Last Wednesday, the Israeli military test-fired a long-range ballistic missile that has the potential to strike Iran. Less widely reported was an exercise involving Israeli war planes using an airbase on the Italian island of Sardinia, which is specially fitted for training by NATO. Israeli planes used the drills to practice for long-range operations that would be needed to reach Iran. Over the weekend, US Assistant Secretary of State for Political/Military Affairs Andrew Shapiro announced the largest ever joint exercise with Israel. It will involve testing Israel’s capacity to block a ballistic missile attack of the type that Iran might launch in response to air raids on its nuclear facilities.
Several articles in the US media have pointed to concerns in Washington that Israel might unilaterally attack Iran. An American official told CNN over the weekend that in the past the White House had thought it would receive advanced warning of any Israeli military action against Iran, but “now that doesn’t seem so ironclad.” In reality, Israel is completely dependent economically, politically and strategically on the US and would not take action without Washington’s tacit approval at least. Far from being at odds with the US, Israeli plans for attacking Iran are in line with military preparations by the US and Britain that were leaked in British newspapers last week (See “US/Britain prepare for war against Iran”.)
At last weekend’s G20 summit, the US and France both warned of tough action against Iran and underlined their support for Israel. US President Barack Obama highlighted the “continuing threat posed by Iran’s nuclear program” and his agreement with French President Nicholas Sarkozy to maintain “unprecedented pressure” on Iran. For his part, Sarkozy declared: “Iran’s behaviour and this obsessional desire to acquire nuclear military [capability] is in violation of all international rules... If Israel’s existence were threatened, France would not stand idly by.”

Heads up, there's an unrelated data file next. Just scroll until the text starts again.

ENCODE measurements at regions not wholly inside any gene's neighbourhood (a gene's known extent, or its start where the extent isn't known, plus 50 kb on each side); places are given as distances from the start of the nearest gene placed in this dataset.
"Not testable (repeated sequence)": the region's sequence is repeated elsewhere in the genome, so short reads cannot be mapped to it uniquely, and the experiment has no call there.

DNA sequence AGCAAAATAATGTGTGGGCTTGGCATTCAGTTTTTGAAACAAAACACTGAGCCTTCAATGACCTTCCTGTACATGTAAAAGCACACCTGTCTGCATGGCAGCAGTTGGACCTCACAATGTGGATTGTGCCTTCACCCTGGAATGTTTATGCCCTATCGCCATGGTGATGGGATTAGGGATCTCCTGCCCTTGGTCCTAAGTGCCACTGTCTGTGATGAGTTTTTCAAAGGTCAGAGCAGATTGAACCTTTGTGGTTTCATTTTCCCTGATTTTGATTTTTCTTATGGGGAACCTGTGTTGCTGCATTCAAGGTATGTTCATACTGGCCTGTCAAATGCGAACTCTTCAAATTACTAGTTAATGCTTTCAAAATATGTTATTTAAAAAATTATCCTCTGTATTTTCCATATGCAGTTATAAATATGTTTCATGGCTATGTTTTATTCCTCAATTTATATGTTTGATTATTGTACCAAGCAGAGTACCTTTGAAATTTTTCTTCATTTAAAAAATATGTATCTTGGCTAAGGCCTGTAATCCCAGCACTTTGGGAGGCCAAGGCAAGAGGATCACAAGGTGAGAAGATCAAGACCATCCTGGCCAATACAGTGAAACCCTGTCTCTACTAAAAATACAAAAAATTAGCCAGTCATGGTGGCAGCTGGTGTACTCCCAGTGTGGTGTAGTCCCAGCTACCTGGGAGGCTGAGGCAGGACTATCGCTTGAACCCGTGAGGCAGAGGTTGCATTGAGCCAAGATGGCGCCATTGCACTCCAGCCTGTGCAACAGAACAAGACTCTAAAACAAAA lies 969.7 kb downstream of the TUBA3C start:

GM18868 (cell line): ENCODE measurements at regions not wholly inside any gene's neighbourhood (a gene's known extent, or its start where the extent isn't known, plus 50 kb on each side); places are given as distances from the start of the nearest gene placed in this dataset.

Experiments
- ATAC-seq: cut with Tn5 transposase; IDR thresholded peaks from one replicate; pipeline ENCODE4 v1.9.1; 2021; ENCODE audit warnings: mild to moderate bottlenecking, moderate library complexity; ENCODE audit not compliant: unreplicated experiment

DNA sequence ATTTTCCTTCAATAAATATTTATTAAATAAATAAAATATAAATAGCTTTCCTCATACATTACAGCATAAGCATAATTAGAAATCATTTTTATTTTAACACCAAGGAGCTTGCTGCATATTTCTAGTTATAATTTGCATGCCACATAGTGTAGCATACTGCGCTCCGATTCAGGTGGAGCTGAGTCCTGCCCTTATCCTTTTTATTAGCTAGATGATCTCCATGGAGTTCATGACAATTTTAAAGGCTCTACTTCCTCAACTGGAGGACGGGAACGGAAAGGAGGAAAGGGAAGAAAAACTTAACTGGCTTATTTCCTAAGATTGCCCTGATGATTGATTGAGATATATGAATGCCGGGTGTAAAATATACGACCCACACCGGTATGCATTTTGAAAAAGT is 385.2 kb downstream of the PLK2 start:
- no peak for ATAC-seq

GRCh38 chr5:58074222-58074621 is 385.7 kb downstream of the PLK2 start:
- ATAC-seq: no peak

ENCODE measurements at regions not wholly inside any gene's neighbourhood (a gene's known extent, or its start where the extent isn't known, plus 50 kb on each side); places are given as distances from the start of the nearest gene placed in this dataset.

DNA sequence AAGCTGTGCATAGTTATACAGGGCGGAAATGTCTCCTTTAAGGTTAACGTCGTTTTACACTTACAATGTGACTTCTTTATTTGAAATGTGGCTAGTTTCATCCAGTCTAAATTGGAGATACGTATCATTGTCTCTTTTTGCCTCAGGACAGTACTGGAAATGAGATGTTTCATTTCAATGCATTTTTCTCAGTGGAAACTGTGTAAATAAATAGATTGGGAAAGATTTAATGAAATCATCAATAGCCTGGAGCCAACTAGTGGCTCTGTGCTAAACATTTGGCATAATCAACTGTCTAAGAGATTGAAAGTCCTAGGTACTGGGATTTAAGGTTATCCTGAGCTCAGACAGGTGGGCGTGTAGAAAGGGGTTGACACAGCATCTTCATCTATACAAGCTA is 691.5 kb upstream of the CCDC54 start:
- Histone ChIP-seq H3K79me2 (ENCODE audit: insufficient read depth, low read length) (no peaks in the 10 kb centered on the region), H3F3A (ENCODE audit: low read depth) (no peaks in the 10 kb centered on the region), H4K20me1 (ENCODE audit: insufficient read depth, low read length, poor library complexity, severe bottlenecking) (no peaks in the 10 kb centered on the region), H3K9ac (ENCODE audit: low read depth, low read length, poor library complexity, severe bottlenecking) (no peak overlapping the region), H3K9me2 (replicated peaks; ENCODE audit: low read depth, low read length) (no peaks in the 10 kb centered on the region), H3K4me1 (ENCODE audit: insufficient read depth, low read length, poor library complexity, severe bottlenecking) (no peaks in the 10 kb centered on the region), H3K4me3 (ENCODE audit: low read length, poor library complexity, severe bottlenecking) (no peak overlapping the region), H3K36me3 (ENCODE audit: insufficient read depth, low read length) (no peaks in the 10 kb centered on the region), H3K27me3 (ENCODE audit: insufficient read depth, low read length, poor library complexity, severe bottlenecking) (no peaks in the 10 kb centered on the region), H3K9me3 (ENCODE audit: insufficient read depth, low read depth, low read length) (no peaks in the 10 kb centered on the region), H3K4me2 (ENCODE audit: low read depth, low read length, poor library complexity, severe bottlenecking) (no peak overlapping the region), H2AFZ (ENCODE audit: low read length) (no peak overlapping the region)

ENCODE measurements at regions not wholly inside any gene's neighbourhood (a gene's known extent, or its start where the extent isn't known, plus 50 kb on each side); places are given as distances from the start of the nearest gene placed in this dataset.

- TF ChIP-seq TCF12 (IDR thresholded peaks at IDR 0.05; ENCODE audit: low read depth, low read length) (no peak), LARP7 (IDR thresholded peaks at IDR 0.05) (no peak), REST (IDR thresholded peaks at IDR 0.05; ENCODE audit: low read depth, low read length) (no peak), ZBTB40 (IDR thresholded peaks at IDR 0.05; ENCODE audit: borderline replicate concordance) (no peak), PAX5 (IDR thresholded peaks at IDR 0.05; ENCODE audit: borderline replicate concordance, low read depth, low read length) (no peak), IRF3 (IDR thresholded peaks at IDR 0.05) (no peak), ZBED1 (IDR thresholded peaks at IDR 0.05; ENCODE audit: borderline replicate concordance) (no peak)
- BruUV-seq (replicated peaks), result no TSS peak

Israeli preparations for a war with Iran are not motivated primarily by the “nuclear threat.” It is an open secret that Israel has had its own nuclear weapons for decades and the means to deliver them anywhere in the region. Unlike Iran, Israel has refused to sign the Nuclear Non-proliferation treaty or to allow IAEA inspections of its nuclear facilities.
While the press constantly refers to the Iranian “threat,” Israel, unlike Iran, has a long record of unprovoked attacks on countries within the region. These included the 1981 air strike on Iraq’s nuclear reactor and a similar attack in 2007 on a Syrian site where the US claimed Syria was building a nuclear reactor. This latter raid was widely viewed as a practice run for air strikes against Iran.
The Israeli political establishment remains intent on maintaining its military advantage over any regional rival, but the current push for air strikes against Iran is driven by the political and economic crisis within the region and Israel itself. The Israeli elite has been deeply concerned by the revolutionary upheavals of the working class in the Middle East and North Africa that have removed or threaten to remove regimes on which the Israeli state has depended for decades. In particular, the uprising in Egypt that led to the replacement of President Hosni Mubarak by an unstable regime resting on the Egyptian military has undermined Israel’s position within the region.
Above all, the Israeli ruling class fears the movement of Israeli workers and youth that resulted in the country’s largest ever protests in September, directed against the government and its policies that have produced a profound social divide between rich and poor. Those protests, which renewed last month, threaten to link up with workers and youth internationally over social inequality and poverty, particularly within the Middle East.
A war by the Netanyahu government against Iran would, at least initially, bury the class issues under an outpouring of chauvinism and racism, and poison relations between workers and young people throughout the Middle East. It must be opposed by the working class in Israel and throughout the region and internationally on the basis of a fight for the United Socialist States of the Middle East.